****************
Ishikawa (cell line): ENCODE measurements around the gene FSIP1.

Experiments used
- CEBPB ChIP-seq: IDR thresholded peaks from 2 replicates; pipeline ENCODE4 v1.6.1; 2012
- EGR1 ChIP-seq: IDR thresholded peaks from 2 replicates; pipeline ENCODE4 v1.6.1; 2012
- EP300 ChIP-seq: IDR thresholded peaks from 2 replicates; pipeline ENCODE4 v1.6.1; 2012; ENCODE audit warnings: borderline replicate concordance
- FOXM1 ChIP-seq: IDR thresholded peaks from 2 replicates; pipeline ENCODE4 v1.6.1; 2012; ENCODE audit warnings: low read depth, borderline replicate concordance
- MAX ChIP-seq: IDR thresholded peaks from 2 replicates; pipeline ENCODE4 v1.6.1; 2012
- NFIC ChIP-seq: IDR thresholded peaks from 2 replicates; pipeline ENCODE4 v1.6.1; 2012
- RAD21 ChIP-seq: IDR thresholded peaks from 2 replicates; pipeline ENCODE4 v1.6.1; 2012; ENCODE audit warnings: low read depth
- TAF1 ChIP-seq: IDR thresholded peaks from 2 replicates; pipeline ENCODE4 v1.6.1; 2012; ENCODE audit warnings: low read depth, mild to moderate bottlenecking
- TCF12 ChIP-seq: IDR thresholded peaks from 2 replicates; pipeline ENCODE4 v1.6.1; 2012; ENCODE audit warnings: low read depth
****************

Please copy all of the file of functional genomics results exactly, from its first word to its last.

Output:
Ishikawa (cell line): ENCODE measurements around the gene FSIP1.

Experiments used
- CEBPB ChIP-seq: IDR thresholded peaks from 2 replicates; pipeline ENCODE4 v1.6.1; 2012
- EGR1 ChIP-seq: IDR thresholded peaks from 2 replicates; pipeline ENCODE4 v1.6.1; 2012
- EP300 ChIP-seq: IDR thresholded peaks from 2 replicates; pipeline ENCODE4 v1.6.1; 2012; ENCODE audit warnings: borderline replicate concordance
- FOXM1 ChIP-seq: IDR thresholded peaks from 2 replicates; pipeline ENCODE4 v1.6.1; 2012; ENCODE audit warnings: low read depth, borderline replicate concordance
- MAX ChIP-seq: IDR thresholded peaks from 2 replicates; pipeline ENCODE4 v1.6.1; 2012
- NFIC ChIP-seq: IDR thresholded peaks from 2 replicates; pipeline ENCODE4 v1.6.1; 2012
- RAD21 ChIP-seq: IDR thresholded peaks from 2 replicates; pipeline ENCODE4 v1.6.1; 2012; ENCODE audit warnings: low read depth
- TAF1 ChIP-seq: IDR thresholded peaks from 2 replicates; pipeline ENCODE4 v1.6.1; 2012; ENCODE audit warnings: low read depth, mild to moderate bottlenecking
- TCF12 ChIP-seq: IDR thresholded peaks from 2 replicates; pipeline ENCODE4 v1.6.1; 2012; ENCODE audit warnings: low read depth